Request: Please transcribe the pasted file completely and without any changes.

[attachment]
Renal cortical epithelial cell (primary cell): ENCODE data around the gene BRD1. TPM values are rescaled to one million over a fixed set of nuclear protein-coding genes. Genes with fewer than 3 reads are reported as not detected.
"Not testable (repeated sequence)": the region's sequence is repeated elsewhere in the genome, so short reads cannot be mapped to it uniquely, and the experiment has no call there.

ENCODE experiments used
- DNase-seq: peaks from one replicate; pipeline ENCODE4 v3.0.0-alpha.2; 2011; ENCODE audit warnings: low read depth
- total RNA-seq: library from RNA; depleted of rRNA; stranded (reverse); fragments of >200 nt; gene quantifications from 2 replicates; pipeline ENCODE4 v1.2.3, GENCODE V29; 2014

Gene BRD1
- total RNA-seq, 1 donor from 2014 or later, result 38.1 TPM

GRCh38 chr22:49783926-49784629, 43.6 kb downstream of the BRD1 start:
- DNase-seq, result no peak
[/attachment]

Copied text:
Renal cortical epithelial cell (primary cell): ENCODE data around the gene BRD1. TPM values are rescaled to one million over a fixed set of nuclear protein-coding genes. Genes with fewer than 3 reads are reported as not detected.
"Not testable (repeated sequence)": the region's sequence is repeated elsewhere in the genome, so short reads cannot be mapped to it uniquely, and the experiment has no call there.

ENCODE experiments used
- DNase-seq: peaks from one replicate; pipeline ENCODE4 v3.0.0-alpha.2; 2011; ENCODE audit warnings: low read depth
- total RNA-seq: library from RNA; depleted of rRNA; stranded (reverse); fragments of >200 nt; gene quantifications from 2 replicates; pipeline ENCODE4 v1.2.3, GENCODE V29; 2014

Gene BRD1
- total RNA-seq, 1 donor from 2014 or later, result 38.1 TPM

GRCh38 chr22:49783926-49784629, 43.6 kb downstream of the BRD1 start:
- DNase-seq, result no peak